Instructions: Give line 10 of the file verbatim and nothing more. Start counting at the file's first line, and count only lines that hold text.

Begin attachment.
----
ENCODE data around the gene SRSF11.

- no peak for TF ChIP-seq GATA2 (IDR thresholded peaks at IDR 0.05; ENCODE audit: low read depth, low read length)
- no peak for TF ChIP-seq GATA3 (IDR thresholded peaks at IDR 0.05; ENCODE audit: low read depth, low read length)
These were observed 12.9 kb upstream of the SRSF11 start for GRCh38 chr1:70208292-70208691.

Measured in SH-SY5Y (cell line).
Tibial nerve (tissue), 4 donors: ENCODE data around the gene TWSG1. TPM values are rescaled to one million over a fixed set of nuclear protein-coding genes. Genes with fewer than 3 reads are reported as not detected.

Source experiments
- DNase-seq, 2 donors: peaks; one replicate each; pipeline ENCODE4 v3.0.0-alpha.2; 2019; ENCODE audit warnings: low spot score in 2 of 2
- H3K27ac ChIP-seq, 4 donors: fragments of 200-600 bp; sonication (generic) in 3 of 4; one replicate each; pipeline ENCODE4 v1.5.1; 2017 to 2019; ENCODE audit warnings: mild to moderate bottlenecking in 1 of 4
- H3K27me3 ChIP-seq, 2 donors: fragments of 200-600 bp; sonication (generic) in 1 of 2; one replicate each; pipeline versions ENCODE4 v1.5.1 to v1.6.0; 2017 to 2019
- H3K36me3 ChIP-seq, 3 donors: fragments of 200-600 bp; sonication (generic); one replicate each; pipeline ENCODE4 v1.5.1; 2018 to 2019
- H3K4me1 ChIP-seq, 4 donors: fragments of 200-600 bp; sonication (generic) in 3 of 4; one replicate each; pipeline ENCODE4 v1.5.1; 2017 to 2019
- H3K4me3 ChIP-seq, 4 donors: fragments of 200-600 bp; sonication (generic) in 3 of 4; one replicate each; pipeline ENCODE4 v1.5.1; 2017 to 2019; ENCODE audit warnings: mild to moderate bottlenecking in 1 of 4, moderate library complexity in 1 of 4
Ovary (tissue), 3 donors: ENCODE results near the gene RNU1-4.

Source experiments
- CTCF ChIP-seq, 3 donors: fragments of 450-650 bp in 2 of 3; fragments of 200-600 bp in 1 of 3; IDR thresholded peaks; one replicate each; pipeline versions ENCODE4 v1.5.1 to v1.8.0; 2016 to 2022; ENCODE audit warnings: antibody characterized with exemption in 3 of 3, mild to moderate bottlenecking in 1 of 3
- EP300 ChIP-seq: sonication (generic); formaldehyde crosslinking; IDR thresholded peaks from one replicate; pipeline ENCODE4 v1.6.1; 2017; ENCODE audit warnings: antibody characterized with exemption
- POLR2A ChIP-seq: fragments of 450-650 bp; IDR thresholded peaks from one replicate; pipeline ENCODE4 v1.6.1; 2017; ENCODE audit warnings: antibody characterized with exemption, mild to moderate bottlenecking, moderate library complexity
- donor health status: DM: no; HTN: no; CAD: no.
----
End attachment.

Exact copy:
- H3K27me3 ChIP-seq, 2 donors: fragments of 200-600 bp; sonication (generic) in 1 of 2; one replicate each; pipeline versions ENCODE4 v1.5.1 to v1.6.0; 2017 to 2019